Planning & Environment

Interpretation and enforcement of planning permission conditions can be difficult. This is illustrated in the recent decision of the Court of Session on the Sneddon Law wind farm.

Enforcement notice

The case involved an enforcement notice, served on 9 August 2017.

The developer appealed against the notice, on the grounds that, on a proper interpretation as applied to the facts, the planning permission conditions had been purified and accordingly it was not a breach of planning control to commence work on the development.

The reporter found to the contrary, and refused the enforcement notice appeal on 12 April 2019.

Replacement water supply

The conditions had been imposed to mitigate the risk of contamination or disruption of existing private water supplies to properties owned by third party proprietors.

A key requirement was: “the following shall be in place before development …. a fully operational replacement water supply”.

The reporter found the pipes had been installed up to the verge of the properties but not connected to the properties themselves. She held that did not fulfil the requirement specified in the condition. She also upheld the other breaches of conditions specified in the enforcement notice.

How to interpret

The Court agreed with previous court decisions which indicated that conditions are to be interpreted as follows:

  1. What would a reasonable reader understand the words to mean?
  2. What is the natural and ordinary meaning of the relevant words?
  3. Take account of the overall purpose of the consent, and any other conditions which cast light on the purpose of the relevant words, and common sense. This may require looking at relevant documents related to the consent.
  4. Planning conditions should not be construed too narrowly or strictly, but in a benevolent manner that ensures that they are not unreasonable.
  5. The starting point – and usually the end point – is to find the natural and ordinary meaning of the words there used, viewed in their particular context (statutory or otherwise) and in the light of common sense.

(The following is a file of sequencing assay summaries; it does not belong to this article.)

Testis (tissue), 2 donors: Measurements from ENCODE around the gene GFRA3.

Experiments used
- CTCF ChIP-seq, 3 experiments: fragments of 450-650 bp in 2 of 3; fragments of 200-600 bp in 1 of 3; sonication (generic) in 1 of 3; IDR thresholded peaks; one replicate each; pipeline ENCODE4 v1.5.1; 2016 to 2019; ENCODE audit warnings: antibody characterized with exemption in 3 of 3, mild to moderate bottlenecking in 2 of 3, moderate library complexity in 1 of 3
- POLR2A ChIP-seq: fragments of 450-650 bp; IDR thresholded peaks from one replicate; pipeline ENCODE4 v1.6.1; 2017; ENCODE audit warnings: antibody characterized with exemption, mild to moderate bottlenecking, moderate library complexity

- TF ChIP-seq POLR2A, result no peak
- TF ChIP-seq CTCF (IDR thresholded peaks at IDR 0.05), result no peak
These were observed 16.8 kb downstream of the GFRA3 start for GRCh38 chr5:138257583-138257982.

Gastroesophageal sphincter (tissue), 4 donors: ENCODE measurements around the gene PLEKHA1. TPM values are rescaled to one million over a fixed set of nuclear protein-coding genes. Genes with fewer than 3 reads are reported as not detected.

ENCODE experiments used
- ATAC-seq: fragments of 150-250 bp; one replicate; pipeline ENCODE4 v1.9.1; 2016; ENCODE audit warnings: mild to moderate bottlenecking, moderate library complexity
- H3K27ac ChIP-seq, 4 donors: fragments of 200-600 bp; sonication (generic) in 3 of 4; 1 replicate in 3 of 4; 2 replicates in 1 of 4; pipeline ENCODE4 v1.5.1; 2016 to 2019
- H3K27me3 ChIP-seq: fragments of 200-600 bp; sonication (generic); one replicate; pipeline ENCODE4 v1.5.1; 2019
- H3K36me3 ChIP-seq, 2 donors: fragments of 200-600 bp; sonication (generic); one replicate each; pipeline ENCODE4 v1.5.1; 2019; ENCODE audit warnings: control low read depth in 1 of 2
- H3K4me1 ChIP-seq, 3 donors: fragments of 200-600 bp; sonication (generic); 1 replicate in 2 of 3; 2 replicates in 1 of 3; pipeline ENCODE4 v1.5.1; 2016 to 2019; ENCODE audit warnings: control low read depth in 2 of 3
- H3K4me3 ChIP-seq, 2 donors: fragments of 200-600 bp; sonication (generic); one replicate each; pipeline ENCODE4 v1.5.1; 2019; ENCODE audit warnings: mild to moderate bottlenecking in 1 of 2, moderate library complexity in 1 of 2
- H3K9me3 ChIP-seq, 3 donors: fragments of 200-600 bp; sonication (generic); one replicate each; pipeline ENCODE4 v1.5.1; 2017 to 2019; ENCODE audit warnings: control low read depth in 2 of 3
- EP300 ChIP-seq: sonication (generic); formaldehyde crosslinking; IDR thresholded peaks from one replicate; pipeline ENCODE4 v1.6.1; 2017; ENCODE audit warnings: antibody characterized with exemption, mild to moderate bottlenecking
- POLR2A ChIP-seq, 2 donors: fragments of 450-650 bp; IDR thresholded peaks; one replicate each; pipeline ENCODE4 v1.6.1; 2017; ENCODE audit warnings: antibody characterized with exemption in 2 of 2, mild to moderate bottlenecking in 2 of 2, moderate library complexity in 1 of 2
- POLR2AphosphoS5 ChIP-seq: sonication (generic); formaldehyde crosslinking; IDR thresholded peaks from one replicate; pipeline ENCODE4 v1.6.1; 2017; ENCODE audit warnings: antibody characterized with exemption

Meaning of condition

The Court agreed with the reporter that the condition required the pipes to be connected to the property itself. That is the natural and ordinary meaning of the words used.

It was acknowledged that the condition cannot have been intended to confer on the affected proprietors a power to veto the development, by withholding consent to the making of the connection. However, at the inquiry, the third party proprietors confirmed they would accept a connection from the public mains.

Presumably thinking ahead to a situation where it might be unreasonable for the proprietors to withhold consent, the Court noted that the planning authority has the discretion not to take enforcement action (although it had decided to serve the enforcement notice in this case). The developer also has the option of applying under section 42 to vary or discharge the condition.

Expediency

This decision illustrates a shortcoming in the statutory enforcement provisions. Section 127 states that an enforcement notice may be served where there appears to be a breach of planning control “and it is expedient to issue the notice”. However, none of the grounds of appeal specified in section 130 enable the recipient to challenge whether it is expedient to issue the notice. In consequence, neither the reporter nor the court can review the expediency of enforcement.

 

 

Neil Collar